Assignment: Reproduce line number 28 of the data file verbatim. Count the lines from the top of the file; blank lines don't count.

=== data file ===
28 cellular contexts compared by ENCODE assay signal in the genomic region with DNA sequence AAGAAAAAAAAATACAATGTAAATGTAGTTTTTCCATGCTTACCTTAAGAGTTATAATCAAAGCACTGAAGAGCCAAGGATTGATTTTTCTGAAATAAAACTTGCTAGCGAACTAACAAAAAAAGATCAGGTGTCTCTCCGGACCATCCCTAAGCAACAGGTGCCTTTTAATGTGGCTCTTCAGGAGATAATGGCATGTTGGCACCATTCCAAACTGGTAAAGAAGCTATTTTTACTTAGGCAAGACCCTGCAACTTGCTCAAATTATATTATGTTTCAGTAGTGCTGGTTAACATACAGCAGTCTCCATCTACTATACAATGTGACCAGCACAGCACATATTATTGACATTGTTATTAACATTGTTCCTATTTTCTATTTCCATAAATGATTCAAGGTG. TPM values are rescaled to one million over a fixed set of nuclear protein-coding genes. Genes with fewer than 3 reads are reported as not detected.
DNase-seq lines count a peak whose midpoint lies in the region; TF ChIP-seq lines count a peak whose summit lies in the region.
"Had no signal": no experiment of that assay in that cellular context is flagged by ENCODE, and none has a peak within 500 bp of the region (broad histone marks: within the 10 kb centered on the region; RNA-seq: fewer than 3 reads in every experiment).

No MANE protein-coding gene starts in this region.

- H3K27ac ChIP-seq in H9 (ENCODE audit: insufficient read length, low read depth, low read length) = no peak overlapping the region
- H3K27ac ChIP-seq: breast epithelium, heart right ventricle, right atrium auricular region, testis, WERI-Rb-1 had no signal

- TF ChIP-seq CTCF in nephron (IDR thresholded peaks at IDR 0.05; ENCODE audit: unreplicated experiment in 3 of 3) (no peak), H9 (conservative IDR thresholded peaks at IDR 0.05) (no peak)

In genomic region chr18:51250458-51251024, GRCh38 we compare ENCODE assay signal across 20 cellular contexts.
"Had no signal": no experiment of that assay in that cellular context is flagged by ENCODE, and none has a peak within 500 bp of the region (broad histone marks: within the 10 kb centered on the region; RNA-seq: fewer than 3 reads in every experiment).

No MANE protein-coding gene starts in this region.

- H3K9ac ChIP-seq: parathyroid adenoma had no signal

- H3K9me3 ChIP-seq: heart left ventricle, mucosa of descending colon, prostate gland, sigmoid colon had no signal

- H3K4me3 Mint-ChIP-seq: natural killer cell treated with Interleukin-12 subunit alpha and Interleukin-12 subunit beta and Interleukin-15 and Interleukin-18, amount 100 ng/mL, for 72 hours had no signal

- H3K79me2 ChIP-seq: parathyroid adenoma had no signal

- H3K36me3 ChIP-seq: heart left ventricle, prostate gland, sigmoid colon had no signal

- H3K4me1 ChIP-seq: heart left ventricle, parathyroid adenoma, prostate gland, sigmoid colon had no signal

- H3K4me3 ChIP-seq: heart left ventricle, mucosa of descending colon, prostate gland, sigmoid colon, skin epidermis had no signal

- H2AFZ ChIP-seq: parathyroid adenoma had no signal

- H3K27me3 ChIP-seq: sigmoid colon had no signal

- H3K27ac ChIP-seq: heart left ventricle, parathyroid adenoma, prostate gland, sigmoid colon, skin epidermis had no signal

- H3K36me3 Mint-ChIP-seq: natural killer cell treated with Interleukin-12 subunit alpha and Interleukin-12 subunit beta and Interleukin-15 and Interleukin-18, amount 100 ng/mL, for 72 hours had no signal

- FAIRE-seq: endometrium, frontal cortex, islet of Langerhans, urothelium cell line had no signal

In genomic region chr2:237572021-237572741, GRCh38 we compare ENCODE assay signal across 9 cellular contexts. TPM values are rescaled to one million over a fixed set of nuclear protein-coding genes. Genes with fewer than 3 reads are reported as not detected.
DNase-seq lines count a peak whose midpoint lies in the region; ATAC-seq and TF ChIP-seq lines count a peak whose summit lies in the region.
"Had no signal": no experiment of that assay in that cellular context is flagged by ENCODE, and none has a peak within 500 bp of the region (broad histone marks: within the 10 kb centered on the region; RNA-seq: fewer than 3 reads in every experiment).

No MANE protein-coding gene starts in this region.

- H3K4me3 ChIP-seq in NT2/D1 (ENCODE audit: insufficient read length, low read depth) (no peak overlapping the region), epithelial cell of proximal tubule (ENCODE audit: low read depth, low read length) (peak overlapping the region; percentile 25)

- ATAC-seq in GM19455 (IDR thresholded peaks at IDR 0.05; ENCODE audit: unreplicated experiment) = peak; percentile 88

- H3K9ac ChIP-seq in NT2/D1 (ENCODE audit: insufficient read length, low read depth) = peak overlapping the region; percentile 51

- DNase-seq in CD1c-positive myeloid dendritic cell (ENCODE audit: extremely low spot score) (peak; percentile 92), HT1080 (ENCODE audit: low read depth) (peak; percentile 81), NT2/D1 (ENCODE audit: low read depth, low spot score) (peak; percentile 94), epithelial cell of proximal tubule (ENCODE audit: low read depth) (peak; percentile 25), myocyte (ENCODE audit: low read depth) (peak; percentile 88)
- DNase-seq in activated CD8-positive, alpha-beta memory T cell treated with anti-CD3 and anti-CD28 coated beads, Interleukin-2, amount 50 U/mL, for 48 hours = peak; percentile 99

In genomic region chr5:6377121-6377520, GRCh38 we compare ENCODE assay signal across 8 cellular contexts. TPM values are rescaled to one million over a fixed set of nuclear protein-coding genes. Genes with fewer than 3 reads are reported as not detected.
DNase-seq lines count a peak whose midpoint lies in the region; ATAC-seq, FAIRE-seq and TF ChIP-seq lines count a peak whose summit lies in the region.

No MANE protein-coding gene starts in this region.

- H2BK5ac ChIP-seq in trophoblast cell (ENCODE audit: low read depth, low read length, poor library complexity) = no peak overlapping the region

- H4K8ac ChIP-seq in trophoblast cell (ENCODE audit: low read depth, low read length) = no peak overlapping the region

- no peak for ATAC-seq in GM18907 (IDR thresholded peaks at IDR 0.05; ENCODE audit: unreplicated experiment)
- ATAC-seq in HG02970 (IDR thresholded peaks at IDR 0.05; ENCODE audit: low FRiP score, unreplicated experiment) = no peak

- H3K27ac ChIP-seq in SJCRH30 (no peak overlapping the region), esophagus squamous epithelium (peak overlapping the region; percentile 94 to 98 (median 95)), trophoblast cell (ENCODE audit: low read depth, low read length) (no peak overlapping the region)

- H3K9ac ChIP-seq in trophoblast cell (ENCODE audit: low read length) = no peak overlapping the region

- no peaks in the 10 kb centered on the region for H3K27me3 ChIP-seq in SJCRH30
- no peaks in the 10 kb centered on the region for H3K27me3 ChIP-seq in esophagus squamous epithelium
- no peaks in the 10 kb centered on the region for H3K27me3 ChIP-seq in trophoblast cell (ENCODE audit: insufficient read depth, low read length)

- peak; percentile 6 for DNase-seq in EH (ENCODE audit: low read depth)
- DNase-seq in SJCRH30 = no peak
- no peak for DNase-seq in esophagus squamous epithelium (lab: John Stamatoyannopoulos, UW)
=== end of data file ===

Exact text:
- ATAC-seq in GM19455 (IDR thresholded peaks at IDR 0.05; ENCODE audit: unreplicated experiment) = peak; percentile 88